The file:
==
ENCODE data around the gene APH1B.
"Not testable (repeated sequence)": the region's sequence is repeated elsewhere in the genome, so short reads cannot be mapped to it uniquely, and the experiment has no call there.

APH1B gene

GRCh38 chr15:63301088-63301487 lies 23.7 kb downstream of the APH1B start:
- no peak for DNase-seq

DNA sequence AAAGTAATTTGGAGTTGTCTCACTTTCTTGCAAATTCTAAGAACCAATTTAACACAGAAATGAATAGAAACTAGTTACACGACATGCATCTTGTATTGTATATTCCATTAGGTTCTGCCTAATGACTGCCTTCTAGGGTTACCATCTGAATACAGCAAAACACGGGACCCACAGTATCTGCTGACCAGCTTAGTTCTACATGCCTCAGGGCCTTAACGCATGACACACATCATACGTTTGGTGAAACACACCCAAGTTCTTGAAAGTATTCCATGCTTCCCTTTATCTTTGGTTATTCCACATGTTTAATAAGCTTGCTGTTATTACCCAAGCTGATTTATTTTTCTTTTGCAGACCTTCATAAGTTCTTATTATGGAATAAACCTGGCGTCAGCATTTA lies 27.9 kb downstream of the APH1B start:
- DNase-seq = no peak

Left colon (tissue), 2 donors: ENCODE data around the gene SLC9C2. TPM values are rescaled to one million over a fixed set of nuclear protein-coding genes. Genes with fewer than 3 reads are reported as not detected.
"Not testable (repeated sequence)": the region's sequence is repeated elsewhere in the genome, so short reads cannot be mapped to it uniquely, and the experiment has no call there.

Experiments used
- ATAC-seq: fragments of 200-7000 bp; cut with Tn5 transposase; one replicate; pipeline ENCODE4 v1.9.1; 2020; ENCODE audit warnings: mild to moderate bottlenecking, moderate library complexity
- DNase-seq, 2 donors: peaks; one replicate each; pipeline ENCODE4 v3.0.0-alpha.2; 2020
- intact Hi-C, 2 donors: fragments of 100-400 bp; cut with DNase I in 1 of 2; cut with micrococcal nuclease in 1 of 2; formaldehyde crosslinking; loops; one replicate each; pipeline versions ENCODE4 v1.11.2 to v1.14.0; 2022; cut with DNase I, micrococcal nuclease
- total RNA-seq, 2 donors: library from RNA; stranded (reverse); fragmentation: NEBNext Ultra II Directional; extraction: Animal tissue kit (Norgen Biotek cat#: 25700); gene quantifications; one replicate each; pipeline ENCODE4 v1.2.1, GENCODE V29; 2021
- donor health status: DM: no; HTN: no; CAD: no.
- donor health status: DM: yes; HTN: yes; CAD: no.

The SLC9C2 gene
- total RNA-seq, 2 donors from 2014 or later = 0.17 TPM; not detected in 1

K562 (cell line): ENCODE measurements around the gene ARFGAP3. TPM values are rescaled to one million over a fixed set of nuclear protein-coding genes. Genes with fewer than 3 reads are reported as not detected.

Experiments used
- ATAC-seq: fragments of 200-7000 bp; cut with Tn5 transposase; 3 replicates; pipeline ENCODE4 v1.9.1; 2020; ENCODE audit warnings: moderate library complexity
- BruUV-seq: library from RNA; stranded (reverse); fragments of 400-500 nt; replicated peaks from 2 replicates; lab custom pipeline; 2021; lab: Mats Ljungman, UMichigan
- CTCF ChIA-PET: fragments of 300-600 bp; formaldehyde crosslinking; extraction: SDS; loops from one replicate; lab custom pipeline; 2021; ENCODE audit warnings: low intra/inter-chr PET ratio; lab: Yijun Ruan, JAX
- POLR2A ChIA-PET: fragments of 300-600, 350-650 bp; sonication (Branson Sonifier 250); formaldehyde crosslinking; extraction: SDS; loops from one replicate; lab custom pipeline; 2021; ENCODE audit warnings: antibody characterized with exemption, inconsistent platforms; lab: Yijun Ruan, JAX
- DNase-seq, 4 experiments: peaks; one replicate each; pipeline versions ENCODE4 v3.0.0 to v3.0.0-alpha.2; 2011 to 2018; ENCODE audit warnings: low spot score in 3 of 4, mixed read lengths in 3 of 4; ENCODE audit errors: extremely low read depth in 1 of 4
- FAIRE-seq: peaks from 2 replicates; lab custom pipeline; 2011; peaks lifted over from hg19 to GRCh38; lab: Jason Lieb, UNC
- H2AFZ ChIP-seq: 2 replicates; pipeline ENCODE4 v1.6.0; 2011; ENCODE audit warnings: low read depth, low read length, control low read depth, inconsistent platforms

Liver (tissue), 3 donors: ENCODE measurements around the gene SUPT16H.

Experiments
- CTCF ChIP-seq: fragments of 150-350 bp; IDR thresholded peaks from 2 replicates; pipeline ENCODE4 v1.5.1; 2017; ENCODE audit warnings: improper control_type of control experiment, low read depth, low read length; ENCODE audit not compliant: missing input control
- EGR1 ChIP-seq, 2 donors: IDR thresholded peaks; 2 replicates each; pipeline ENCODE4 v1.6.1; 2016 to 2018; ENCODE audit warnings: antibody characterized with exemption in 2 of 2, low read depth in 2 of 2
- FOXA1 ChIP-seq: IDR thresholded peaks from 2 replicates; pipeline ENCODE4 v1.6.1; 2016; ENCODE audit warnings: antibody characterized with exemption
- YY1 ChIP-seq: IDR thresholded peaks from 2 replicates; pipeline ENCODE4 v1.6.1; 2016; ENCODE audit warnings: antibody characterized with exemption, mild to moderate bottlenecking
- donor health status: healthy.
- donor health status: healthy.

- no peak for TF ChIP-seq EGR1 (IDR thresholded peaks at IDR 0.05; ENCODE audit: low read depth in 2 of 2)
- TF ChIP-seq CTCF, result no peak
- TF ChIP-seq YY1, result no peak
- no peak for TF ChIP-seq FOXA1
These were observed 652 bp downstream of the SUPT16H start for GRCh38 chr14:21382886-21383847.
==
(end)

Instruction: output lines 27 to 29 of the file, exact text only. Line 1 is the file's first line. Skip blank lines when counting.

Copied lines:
- H2AFZ ChIP-seq: 2 replicates; pipeline ENCODE4 v1.6.0; 2011; ENCODE audit warnings: low read depth, low read length, control low read depth, inconsistent platforms

Liver (tissue), 3 donors: ENCODE measurements around the gene SUPT16H.

Experiments